WWE Editor @jeffersonlake
Civil war consumes the Four Horsewomen: How WWE's key quartet reignited the women's division
New persona for Bayley signals fresh injection of life into women's division
Last Updated: 04/09/19 10:26am
The WWE women’s division dominated the talking points in pro wrestling this week - and all because of the return to power of the Four Horsewomen.
Sasha Banks, Bayley, Charlotte Flair and Becky Lynch were all over both the broadcast of Raw and SmackDown and the online discussions of both. After a spell on the sidelines for Banks, the quartet are very much back with a bang.
Bayley showed a fresh, steely edge by hitting first Lynch and then Flair with a steel chair and delivering a promo on SmackDown which raised eyebrows across the board.
It was a promo which pointed to a cognitive dissonance on Bayley's part but was also a reflection of the blurring of the lines which, while commonplace in wrestling, is something that can be hugely effective on even the smartest of fans.
The initial reaction to the chair shots on Raw was to cheer, and even for a 'Yes' chant to break out, before the arena filled with boos as Bayley and Banks slowly made their exit up the ramp.
Then on SmackDown the chair shots were again cheered, and then the crowd began to chant for Becky Lynch. Who's the face and who's the heel? Who is in the right and who's in the wrong? Arena crowds don't seem to know, and it's creating a fascinating situation.
It's been a great week for WWE's women's division and it feels like this is just the start of what could be something very special. A key element of this (admittedly somewhat brief so far) success is that all four of the Horsewomen have developed characters.
Lynch is the self-styled 'Man' who has a messiah complex and believes - perhaps somewhat correctly - that she is the one that has elevated the division to new heights. Flair is selfish and nepotistic but also very aware of her heritage and the opportunities her name have given her in the business.
Banks is unquestionably manipulative, but that trait has not shown itself yet, and so far her return to WWE has simply been about re-asserting her position as the alpha female of the division, and dethroning Lynch to do so.
And then there's Bayley; owner of by far the most changed persona this week and someone with whom there now exists a huge amount of interest. It's been a subtle tweak, too; yes, there is little subtlety in hitting someone with a chair but this new character isn't that different to the one she has been for years.
Bayley still wants to be the role model to the fans, she still wants to elevate the women's division and she still wants to give feature matches and the spotlight to competitors who have perhaps previously been overlooked.
But it's being down with an extreme disconnection from reality and a sense of loyalty to Banks which, while an admirable trait and one befitting a role model, is hardly something to look up to when it manifests itself in extreme violence.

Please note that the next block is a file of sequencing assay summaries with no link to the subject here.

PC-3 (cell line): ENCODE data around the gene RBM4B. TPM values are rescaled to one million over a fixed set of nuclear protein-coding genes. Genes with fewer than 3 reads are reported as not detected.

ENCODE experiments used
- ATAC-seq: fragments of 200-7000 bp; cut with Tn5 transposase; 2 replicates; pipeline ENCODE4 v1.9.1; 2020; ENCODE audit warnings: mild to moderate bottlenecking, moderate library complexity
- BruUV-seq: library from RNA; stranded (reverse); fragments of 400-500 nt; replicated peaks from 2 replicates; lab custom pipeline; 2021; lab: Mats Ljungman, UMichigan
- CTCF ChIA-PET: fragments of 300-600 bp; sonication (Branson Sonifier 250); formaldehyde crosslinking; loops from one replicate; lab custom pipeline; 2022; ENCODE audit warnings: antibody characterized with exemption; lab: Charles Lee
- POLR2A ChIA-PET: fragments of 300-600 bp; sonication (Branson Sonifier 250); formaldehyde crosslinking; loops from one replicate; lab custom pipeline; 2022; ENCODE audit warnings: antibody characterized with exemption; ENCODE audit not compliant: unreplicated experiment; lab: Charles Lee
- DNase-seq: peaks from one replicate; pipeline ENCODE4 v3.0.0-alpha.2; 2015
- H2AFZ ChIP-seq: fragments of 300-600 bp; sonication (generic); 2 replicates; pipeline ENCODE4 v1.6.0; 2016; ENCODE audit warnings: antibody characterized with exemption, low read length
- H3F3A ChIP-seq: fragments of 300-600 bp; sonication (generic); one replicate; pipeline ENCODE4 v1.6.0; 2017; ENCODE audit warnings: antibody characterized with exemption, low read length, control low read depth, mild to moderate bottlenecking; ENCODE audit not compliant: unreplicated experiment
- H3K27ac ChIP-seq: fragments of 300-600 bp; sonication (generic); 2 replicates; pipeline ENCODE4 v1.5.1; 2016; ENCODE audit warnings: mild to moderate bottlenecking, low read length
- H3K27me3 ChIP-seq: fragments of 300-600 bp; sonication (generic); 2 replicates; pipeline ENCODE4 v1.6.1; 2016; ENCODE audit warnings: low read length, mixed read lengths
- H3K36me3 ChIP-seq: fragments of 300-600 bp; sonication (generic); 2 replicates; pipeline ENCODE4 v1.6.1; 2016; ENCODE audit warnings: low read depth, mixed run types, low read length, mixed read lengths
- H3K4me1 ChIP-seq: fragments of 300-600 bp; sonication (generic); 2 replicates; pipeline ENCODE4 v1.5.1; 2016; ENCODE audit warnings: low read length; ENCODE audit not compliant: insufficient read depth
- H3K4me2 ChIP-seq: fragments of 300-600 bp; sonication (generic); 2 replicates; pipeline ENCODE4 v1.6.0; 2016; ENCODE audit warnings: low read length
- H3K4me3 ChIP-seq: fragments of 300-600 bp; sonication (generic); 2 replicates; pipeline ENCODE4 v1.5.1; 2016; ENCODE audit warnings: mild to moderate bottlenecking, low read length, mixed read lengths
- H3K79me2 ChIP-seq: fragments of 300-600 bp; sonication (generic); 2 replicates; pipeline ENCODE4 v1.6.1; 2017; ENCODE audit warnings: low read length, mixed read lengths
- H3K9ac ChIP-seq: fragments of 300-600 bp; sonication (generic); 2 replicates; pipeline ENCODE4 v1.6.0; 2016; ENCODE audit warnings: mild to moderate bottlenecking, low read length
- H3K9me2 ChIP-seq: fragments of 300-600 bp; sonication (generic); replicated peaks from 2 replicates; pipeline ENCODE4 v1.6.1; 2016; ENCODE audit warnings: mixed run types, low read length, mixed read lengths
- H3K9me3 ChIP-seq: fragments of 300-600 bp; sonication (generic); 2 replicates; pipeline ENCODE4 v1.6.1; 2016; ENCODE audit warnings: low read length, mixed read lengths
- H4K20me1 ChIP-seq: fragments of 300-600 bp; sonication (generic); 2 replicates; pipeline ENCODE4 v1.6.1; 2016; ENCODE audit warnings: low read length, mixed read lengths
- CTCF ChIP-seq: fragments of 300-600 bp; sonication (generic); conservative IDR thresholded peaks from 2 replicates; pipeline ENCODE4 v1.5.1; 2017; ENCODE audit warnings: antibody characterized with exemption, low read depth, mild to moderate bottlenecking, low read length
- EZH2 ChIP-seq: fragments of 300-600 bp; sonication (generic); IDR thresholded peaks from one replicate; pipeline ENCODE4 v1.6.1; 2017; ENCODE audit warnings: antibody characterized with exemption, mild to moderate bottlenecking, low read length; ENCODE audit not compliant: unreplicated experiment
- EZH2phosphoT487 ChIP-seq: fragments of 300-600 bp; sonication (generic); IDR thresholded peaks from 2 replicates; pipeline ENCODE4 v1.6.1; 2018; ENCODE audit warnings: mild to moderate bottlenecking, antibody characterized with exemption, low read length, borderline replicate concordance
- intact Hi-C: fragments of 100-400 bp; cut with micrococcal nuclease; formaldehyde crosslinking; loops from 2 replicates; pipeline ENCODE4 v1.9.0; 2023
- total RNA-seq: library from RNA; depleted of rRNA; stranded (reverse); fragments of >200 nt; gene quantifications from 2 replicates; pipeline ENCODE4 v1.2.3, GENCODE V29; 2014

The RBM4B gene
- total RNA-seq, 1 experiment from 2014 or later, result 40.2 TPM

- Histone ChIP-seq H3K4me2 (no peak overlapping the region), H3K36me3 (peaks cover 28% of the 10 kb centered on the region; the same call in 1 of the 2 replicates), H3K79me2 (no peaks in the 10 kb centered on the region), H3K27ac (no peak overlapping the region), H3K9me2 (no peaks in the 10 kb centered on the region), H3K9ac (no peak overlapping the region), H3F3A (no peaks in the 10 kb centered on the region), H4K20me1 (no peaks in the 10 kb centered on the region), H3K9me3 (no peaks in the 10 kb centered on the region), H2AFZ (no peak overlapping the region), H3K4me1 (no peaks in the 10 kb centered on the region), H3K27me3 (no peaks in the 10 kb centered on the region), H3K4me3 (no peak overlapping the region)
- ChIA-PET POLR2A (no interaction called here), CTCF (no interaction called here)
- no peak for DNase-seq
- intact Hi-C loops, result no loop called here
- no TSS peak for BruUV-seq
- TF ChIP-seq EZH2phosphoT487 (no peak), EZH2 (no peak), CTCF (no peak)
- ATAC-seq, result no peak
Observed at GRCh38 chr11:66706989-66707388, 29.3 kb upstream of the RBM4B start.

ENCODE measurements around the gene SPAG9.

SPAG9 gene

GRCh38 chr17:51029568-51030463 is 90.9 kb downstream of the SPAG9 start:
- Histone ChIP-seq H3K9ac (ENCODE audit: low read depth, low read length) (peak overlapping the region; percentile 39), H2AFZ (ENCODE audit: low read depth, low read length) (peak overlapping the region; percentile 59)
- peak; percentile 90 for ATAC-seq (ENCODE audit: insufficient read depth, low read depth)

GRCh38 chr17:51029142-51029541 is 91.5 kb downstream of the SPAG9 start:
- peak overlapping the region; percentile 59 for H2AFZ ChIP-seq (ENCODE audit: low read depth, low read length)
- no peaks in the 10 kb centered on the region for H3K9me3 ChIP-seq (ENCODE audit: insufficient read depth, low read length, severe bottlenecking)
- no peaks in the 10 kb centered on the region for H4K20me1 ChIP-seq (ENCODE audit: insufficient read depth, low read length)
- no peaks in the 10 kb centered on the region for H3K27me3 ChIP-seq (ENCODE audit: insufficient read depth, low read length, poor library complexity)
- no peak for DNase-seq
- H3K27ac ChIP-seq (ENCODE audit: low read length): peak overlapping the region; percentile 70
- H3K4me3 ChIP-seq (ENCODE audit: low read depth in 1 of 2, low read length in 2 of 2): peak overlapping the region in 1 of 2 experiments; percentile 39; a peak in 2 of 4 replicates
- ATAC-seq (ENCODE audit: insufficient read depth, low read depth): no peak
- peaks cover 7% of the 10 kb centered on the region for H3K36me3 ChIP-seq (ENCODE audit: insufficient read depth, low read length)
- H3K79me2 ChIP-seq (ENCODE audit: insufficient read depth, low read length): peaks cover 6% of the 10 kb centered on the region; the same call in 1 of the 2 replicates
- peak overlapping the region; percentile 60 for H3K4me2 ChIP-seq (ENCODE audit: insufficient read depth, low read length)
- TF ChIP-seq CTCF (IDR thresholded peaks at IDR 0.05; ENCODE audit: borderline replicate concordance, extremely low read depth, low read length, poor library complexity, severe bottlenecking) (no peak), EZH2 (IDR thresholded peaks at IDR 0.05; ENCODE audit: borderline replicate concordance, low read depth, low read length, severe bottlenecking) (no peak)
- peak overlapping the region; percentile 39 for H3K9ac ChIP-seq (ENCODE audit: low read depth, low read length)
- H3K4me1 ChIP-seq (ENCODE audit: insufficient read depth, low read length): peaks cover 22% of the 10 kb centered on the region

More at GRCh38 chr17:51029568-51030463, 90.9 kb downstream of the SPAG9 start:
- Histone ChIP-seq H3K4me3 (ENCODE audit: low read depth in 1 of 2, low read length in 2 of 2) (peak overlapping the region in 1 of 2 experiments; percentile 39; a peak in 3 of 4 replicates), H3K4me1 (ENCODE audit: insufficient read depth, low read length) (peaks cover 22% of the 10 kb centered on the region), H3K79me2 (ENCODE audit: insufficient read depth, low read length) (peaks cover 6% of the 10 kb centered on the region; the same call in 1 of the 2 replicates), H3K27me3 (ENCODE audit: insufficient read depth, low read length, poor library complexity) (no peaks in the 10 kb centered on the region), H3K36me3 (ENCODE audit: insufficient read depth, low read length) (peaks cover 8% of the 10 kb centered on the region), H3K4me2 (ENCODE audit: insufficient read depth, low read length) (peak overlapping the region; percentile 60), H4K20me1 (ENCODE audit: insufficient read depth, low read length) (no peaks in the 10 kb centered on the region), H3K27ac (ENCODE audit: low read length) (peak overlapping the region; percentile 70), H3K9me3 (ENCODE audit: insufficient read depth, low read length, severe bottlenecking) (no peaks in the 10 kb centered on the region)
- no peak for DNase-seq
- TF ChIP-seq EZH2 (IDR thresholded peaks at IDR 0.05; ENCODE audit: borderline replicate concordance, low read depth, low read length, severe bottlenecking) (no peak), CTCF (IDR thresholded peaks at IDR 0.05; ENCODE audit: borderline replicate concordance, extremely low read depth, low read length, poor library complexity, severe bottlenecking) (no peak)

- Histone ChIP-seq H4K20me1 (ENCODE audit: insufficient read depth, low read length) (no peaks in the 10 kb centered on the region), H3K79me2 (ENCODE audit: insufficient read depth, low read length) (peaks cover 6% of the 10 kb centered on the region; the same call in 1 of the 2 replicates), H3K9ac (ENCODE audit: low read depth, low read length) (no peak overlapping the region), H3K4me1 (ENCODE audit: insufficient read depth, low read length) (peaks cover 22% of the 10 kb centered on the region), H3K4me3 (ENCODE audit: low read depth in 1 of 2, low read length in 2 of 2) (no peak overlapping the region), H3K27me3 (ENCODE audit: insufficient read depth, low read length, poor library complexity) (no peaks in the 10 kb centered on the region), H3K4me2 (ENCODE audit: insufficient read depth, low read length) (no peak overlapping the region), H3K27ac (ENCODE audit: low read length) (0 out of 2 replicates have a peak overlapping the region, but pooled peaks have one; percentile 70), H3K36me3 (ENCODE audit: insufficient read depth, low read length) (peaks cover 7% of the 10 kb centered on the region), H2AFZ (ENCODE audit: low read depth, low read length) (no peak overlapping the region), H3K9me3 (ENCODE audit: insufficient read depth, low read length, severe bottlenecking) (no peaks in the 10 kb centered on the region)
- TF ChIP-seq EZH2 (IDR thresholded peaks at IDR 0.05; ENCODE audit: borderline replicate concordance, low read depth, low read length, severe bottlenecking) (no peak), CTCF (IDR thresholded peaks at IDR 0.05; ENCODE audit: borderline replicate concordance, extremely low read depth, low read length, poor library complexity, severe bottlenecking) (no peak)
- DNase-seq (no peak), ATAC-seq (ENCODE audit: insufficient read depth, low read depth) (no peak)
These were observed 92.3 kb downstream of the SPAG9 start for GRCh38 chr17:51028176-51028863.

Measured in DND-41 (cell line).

She is the heel who does not realise she is a heel. She is not reliant on the 'cheap heat' of a hometown insult or more directly villainous actions. When she talks of being a role model to young fans the implication is that their parents are not being said role models. When she talks of her loyalty to Banks it is as though she is talking of a great deed, of which your average WWE fan has no concept.
There are shades of Kurt Angle's early heel work in play here, as well as a knowing acknowledgement of the criticism Bayley faced for her earnest babyface promos which constantly referenced the fact that she had been a WWE fan as a youngster.
From this point, there is so much they can do with these four. Flair and Banks have title matches against, respectively, Bayley and Lynch at Clash of Champions on September 15. In the space of a week, those two matches have become the most hotly-anticipated on the card.
The pay-per-view for October is Hell In A Cell - what price a fatal four-way between all four with one of, or maybe even both, singles titles on the line? Or maybe a two-against-two in which Flair and Lynch are forced to formed an alliance which would be deeply uneasy considering the brutality of their feud over the past year.
Survivor Series is after that, and again will host the champion-against-champion matches. Lynch missed out last year due to her Nia Jax-inflicted injury, with Flair taking her place against Ronda Rousey. That storyline, as well as the perennial Bayley-Banks rematch, is one which could be revived. The possibilities are almost endless.
If WWE want to really build up to something special, they should map out storylines for these four which lead all the way to next year's WrestleMania.
If it is written and built correctly, the tale could be told of the Four Horsewoman gradually putting their differences aside and uniting to face a common enemy - the four-woman group led by Rousey.
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It's a long shot, and a lot would need to happen between now and then but imagine it: the WWE Four Horsewomen against Rousey's MMA Four Horsewomen in a steel cage at WrestleMania. It wouldn't get much bigger than that.
But such matters are a long way off. The women's division is red-hot again in WWE, and there will be plenty of opportunities for intrigue in the coming weeks and months as the Four Horsewoman's personalities come to the fore.
The Four Horsewomen are back, and while they might be in a state of civil war, their importance to WWE has this week been enormously reinforced.